Reasoning backwards (a story about what can happen to SATA disks)

August 5, 2012

This is a story, presented as a narrative.

Oh dear, one backup server hasn't finished yet despite running all night and all (work) day; in fact, Amanda is still doing three initial full backups of three filesystems on the single fileserver this backup server handles, and hasn't even started anything else. First thought: is there anything obviously wrong on the fileserver or the iSCSI backends? The answer is no; load is low, IO stats are low, the disks do not seem to be at all close to saturation in things IO operations a second, network usage is low on the fileserver and the backends, and there is nothing reported in syslog for any of the machines.

It's time to reason backwards and use brute force.

  • Use truss on one of the tar processes that Amanda is running on the fileserver to see if anything it's doing is slow. Nothing obvious jumps out (and in particular it seems to be reading data from the disks fine), but every so often one of the write()s it does stalls for two seconds or so.

    Well, why? I know that tar is writing through a pipe to a local amandad process (which then forwards the data over the network to Amanda on the backup server). Time to move a step backwards.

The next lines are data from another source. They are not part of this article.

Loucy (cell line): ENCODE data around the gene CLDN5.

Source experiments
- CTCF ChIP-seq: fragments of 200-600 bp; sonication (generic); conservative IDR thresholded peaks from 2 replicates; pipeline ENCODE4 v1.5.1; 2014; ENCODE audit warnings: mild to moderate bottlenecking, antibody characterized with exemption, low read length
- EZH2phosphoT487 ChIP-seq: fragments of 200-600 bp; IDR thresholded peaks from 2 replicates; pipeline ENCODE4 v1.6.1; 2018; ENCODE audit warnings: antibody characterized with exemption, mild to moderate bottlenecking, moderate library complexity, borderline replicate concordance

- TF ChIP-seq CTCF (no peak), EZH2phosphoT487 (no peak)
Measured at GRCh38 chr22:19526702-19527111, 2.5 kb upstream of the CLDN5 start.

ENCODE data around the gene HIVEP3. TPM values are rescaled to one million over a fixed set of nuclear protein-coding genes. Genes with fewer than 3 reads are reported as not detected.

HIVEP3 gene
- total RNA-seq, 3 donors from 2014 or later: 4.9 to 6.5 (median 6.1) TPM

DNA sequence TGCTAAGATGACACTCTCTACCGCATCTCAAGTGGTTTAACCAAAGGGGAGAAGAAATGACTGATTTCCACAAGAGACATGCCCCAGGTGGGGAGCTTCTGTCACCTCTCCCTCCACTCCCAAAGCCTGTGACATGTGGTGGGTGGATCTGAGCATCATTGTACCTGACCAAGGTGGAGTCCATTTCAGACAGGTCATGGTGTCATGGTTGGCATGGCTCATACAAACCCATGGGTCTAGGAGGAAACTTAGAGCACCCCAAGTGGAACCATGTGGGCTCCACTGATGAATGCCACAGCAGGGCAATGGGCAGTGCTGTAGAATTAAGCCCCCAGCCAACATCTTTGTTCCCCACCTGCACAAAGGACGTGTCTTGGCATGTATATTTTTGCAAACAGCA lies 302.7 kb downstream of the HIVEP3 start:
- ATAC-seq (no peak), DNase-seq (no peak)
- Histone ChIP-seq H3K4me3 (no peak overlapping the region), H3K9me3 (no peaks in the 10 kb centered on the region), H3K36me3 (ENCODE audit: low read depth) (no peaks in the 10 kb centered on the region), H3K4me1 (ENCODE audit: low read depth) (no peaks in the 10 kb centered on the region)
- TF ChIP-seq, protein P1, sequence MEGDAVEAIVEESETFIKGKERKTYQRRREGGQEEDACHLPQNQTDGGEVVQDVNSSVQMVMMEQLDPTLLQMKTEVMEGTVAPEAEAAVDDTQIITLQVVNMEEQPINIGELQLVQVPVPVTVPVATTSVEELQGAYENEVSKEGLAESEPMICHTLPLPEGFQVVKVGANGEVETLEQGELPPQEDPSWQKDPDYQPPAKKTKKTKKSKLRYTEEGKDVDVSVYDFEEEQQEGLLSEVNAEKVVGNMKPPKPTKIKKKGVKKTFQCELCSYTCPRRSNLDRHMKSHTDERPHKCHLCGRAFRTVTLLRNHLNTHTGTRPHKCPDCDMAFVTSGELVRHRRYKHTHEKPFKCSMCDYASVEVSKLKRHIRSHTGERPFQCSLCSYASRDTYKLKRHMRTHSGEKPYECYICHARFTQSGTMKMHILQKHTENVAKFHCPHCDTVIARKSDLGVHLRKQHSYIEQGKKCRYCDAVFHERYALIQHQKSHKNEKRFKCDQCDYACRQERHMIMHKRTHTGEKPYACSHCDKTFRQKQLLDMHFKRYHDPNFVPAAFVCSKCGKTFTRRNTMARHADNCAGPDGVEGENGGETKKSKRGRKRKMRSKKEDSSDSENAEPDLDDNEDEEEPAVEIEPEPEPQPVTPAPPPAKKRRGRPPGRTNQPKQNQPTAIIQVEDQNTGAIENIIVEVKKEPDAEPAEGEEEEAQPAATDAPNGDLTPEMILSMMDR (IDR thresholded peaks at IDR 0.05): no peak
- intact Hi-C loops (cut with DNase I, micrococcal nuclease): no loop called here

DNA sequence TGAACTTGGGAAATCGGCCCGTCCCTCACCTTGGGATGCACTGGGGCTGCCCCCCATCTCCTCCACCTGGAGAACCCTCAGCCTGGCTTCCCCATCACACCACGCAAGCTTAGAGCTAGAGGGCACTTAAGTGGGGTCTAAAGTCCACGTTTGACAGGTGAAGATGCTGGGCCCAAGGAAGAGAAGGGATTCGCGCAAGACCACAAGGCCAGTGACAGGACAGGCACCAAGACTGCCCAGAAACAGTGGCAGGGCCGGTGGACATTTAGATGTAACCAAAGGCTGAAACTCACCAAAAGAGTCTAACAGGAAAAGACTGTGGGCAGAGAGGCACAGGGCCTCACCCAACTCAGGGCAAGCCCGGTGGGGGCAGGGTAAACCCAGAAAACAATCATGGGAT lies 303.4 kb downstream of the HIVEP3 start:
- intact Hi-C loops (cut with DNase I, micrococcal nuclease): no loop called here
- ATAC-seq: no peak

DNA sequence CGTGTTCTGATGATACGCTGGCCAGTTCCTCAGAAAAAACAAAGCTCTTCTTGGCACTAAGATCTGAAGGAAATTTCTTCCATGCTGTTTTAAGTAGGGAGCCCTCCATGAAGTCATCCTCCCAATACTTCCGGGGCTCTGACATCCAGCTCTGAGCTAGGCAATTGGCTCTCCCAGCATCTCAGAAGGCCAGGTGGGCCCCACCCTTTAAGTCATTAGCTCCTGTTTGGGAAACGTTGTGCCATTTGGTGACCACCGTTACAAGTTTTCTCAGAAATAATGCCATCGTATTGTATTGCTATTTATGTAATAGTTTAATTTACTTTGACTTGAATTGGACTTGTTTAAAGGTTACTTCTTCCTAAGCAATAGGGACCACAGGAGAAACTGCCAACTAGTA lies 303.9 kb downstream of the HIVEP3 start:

• Truss the amandad process to see what's slowing it down; the answer is one of its write() to the network stalls every so often, just like tar's write() does. I know the fileserver's network isn't saturated, but that's only one side of the traffic flow.

  • check the network usage on the backup server. Nope, there's no peculiar source of traffic volume that would be saturating it. For a bit I was wondering if the network link had come up at 100 Mbits instead of a gigabit, but there are periodic usage spikes of over 10 Mbytes/sec so that can't be it. So it has to be something local on the backup server.

Amanda on the backup server writes all incoming backups to a holding disk before writing them to 'tape' (our tapes are disks, but our version of Amanda is still strongly living in the tape world).

  • check the IO stats on the holding disk and they are through the roof and well into crazy land. The big problem is that the disk is only writing data at around 5.2 Mbytes/sec (and 13 IO operations a second), despite always having over a hundred writes queued. As expected, utilization is at 100% and write service times are immense (over 8 seconds).

Ding. We have a winner (well, a loser).

As it happens we've seen SATA disks fail this way before; they get (very) slow but don't report any errors or SMART failures. Replacing the holding disk with a new one made the backup server happy with life again.

What I found most interesting about this problem was how indirect the symptoms were (in a sense). 'Really slow backups' is usually something caused by fileserver problems, not something quiet on the backup server itself. I had to reason backwards through a number of layers to arrive at the real culprit (and it helped a lot that we'd already had experience with clearly slow SATA disks).

Written on 05 August 2012.
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Last modified: Sun Aug 5 00:02:44 2012
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